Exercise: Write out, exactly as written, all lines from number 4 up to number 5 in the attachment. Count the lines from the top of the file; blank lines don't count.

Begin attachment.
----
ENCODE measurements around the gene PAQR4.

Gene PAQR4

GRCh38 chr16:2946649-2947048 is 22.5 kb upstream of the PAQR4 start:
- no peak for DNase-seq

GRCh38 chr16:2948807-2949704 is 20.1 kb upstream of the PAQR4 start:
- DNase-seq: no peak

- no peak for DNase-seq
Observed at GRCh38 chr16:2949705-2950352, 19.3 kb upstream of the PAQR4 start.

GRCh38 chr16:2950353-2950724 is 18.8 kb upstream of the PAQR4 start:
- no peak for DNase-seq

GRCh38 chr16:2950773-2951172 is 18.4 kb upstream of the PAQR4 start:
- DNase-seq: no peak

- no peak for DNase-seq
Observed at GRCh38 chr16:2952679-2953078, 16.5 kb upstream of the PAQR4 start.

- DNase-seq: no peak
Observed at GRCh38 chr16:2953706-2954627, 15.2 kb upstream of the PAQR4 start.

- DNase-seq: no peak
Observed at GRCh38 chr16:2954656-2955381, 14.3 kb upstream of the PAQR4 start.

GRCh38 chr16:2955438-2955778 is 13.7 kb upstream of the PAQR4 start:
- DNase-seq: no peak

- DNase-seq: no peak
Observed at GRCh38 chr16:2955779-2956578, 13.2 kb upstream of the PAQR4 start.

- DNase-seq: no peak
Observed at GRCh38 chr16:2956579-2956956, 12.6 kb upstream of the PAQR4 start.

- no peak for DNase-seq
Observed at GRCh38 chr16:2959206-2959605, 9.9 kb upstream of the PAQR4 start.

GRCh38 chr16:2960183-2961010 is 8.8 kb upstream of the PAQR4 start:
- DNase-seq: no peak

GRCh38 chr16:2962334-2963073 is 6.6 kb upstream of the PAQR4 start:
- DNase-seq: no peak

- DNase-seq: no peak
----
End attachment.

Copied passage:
- no peak for DNase-seq

GRCh38 chr16:2948807-2949704 is 20.1 kb upstream of the PAQR4 start: